Condition-specific engineering of Pseudomonas metabolism
Dr Claudio Angione, Teesside University
TeeGene Biotech Limited
“This BIV work with Teesside University uncovering some of the challenges we phase over the years to identify and optimise rhamnolipid production. This work integrate TeeGene’s core technologies and business aspirations with biotechnology and bioprocessing expertise at Teesside to create a central enabling technology for biomanufacturing of biosurfactants.”
Dr Pattanathu Rahman, TeeGene Biotech Limited
Microorganisms have a high capacity of synthesizing a wide range of surface-active compounds, generally called biosurfactants. Rhamnolipids are a common biosurfactant and due to their non-toxic nature, excellent biodegradability, high surface/interfacial activity, high thermal/chemical stability, production from renewable resources and the ability to form microemulsions, rhamnolipids can be used as emulsifiers and stabilizers in a great number of sectors. Enhanced production of rhamnolipids is key for industrial applications, ranging from cosmetics to bioremediation of organic and heavy metal contaminated environments.
Rhamnolipids are predominantly produced by the microbe Pseudomonas aeruginosa. However, Pseudomonas putida is a model organism with greater metabolic versatility and potential for industrial applications. Computational methods for metabolic engineering are able to model and optimise such biological models, leading to the improvement of a given biotechnological pipeline.
Dr Angione is a Senior Lecturer at Teesside University. The research in his laboratory focuses mainly on computational biology and modelling for biomedical applications.
TeeGene Biotech Ltd is a spinout venture from Teesside University, which is pioneering the use of biosurfactants in a range of household, environmental, cosmetic and biomedical applications.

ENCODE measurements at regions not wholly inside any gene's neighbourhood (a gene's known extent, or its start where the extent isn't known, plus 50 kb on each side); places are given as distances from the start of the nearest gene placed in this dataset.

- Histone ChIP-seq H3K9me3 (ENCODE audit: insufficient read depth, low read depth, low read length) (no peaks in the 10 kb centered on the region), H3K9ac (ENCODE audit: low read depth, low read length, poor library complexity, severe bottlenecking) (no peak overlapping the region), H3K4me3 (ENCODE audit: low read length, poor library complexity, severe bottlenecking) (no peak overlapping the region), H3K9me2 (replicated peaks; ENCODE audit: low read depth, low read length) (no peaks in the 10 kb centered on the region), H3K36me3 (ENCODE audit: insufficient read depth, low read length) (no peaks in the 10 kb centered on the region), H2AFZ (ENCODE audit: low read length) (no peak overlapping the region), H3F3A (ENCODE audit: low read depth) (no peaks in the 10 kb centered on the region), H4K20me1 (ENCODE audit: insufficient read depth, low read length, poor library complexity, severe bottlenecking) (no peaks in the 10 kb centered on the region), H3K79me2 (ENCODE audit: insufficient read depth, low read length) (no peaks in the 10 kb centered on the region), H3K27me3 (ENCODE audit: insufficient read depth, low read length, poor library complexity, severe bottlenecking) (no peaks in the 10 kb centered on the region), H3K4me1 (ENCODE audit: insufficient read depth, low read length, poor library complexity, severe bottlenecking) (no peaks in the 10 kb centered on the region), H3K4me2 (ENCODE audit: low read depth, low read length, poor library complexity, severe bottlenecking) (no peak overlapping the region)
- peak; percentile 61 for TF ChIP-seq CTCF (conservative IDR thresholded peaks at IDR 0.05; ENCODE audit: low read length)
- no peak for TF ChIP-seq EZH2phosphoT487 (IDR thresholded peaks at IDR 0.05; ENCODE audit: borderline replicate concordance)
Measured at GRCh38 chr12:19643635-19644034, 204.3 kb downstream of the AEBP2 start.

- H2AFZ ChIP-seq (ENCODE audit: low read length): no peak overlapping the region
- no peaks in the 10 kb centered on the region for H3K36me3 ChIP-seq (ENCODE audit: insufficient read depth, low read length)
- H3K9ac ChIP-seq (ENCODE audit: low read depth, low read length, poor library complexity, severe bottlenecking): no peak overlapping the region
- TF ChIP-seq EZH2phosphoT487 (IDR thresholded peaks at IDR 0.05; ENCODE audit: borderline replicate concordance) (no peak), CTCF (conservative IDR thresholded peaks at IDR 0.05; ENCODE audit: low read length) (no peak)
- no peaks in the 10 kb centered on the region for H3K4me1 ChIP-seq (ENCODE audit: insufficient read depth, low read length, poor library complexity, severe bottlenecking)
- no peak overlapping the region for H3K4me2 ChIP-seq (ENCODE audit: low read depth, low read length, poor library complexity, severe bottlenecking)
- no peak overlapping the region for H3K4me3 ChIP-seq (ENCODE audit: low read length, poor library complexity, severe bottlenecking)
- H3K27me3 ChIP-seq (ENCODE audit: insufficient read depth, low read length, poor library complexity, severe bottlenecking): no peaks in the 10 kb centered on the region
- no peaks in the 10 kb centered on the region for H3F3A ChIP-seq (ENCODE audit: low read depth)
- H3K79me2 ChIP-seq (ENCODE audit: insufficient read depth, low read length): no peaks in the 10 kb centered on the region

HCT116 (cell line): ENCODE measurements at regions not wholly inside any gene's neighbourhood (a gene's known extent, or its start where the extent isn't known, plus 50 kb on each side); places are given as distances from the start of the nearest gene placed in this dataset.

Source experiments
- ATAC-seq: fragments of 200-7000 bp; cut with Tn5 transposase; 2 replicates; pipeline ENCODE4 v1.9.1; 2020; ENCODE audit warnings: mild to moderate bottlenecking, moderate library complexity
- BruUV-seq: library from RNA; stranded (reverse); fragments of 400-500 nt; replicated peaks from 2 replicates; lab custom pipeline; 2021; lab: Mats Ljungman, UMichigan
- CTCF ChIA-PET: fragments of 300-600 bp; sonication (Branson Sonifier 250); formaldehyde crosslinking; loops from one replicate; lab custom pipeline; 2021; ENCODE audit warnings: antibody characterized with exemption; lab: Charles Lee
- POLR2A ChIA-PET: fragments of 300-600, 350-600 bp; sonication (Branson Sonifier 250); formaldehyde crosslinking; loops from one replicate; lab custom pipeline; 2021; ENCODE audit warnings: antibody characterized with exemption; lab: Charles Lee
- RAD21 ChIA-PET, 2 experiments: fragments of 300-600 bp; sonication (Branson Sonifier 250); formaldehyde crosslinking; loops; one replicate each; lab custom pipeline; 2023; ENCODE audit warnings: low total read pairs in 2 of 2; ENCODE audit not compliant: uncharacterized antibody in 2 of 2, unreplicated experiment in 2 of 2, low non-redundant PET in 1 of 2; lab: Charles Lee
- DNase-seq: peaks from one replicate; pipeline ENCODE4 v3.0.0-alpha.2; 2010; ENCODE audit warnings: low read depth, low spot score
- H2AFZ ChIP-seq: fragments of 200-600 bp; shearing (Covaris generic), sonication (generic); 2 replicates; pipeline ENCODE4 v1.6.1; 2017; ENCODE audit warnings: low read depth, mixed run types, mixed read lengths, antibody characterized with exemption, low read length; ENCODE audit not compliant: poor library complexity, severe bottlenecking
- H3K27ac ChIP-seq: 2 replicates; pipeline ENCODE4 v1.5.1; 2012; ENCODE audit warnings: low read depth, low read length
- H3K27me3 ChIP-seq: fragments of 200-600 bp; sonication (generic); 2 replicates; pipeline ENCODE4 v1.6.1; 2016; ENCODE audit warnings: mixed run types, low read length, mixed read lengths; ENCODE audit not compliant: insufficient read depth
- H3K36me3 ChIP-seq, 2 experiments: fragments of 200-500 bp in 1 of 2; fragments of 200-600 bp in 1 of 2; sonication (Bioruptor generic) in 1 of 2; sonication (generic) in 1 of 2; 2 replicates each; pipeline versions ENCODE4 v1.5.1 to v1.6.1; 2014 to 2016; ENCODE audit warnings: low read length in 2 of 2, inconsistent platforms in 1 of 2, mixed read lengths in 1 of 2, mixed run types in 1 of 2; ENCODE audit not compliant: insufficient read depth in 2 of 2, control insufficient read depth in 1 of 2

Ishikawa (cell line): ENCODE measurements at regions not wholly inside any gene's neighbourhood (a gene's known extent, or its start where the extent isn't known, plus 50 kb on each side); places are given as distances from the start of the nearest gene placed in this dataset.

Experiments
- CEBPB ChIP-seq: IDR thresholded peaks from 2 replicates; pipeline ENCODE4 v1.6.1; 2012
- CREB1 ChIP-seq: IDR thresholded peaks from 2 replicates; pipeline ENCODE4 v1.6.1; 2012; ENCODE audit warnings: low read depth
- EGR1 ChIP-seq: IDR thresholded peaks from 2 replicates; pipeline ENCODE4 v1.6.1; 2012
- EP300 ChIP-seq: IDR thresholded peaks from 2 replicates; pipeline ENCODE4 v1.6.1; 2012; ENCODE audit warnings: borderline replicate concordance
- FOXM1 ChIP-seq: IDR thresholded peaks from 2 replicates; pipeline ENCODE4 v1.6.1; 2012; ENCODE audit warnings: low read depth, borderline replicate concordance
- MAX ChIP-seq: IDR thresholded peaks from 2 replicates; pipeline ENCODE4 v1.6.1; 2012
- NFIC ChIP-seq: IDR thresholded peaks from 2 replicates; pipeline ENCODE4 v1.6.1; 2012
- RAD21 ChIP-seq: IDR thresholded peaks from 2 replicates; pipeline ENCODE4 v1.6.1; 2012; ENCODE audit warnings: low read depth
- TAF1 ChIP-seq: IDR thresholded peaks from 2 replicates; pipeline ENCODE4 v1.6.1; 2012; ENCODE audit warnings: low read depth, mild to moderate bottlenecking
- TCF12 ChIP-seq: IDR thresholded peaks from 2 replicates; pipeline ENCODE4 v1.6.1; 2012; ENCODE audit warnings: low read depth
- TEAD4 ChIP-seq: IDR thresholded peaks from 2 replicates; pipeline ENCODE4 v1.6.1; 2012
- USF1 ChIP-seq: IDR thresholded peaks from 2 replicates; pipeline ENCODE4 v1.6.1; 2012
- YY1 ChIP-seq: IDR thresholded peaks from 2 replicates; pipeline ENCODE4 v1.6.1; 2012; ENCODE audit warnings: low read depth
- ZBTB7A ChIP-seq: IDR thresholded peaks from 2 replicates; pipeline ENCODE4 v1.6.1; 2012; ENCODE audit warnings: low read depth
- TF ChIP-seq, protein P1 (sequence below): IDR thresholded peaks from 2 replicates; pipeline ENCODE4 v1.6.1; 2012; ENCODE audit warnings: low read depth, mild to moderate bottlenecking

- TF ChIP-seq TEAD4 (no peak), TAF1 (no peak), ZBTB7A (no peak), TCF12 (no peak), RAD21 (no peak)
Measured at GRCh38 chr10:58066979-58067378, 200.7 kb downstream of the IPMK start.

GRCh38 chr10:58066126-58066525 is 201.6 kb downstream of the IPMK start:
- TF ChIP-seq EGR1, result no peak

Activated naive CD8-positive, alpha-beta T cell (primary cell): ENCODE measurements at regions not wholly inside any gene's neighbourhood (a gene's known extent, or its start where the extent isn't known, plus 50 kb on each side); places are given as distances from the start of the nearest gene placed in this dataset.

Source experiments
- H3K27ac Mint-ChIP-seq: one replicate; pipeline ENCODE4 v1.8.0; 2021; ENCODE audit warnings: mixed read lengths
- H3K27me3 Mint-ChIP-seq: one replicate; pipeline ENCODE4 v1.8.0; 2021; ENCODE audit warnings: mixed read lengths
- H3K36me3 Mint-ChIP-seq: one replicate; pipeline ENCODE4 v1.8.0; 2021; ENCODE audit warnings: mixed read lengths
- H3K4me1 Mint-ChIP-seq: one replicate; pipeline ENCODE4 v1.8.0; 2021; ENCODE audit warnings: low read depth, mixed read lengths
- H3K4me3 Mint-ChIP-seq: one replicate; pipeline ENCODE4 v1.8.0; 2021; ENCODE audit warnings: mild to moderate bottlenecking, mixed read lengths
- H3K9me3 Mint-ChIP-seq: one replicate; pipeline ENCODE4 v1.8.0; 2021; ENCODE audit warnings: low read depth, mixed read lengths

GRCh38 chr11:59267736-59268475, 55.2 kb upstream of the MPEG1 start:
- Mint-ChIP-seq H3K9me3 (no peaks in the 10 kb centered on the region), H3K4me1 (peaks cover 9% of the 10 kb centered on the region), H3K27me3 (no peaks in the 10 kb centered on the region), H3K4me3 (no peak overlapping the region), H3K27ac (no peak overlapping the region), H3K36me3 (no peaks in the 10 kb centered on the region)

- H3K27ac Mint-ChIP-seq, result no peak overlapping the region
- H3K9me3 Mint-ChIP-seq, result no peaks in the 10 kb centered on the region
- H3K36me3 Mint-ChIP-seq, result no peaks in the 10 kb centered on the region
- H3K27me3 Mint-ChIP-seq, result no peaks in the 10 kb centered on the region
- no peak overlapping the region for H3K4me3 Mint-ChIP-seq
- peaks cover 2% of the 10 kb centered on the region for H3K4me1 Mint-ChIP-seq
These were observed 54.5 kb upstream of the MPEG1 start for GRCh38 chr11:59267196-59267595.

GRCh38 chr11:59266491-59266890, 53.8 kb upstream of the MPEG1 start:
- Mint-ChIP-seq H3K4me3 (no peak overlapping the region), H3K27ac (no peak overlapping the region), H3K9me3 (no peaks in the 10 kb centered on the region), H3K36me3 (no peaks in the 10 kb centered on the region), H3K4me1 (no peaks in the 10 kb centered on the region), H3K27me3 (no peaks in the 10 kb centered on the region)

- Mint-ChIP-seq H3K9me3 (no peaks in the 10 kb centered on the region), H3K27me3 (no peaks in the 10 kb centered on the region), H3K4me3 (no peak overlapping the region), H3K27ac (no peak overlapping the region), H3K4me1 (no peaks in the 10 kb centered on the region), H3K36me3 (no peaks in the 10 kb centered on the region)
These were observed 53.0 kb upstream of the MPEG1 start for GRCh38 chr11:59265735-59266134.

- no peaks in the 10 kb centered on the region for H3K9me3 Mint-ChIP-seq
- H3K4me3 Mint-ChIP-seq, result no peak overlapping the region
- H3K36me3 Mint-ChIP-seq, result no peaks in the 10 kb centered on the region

Dr Angione applied for a CBMNet Business Interaction Voucher with TeeGene Biotech Ltd to develop a collaborative partnership and produce preliminary data that could be built on in future funded projects.
The project aimed to investigate the metabolic capabilities of P. putida for rhamnolipid biosynthesis using metabolic and biosynthetic engineering approaches. The analysis would be based on computational modelling and metabolic engineering.
The engineered genome-scale model of Pseudomonas putida built during this BIV project can already be used to predict and maximise rhamnolipid production and transport through the cell membrane.
The P. putida model was optimised to maximise the production and export of biomass and rhamnolipids. By introducing the non-native genes RhlA and RhlB (from P. aeruginosa), P. putida can produce rhamnolipids. The project found the majority of rhamnolipid production originated from the rhamnose pathway rather than from the FA pathway.
To establish the best growth condition for optimal rhamnolipid synthesis, the project investigated alternative carbon sources separately: fructose, sucrose, glycerol, benzoate and myristic acid. Findings report that metabolism of myristic acid (C-14), followed by fructose and sucrose/glucose, provided the best condition for optimal rhamnolipid synthesis.
The promising results found during this project have strengthened the collaboration between TeeGene and the Computational Biology group at Teesside University.
Results will be extended with poly-omics modelling and validated in an upcoming project for which we are seeking funding as a Proof of Concept.
The resulting pipeline will finally be used to build a genome-scale model of Pseudomonas teessidea, first isolated and characterised by TeeGene, for which a model is unavailable.
The resulting project will elucidate the metabolic engineering steps for overproduction of rhamnolipids and their transport out of the cell membrane.
“The funding awarded by CBMNet has kick-started a fruitful collaboration with TeeGene Biotech. This collaboration has been extremely successful and has already generated a number of additional interdisciplinary projects, blending computational and mathematical tools with industrial biotechnology expertise.”
Dr Claudio Angione, Teesside University
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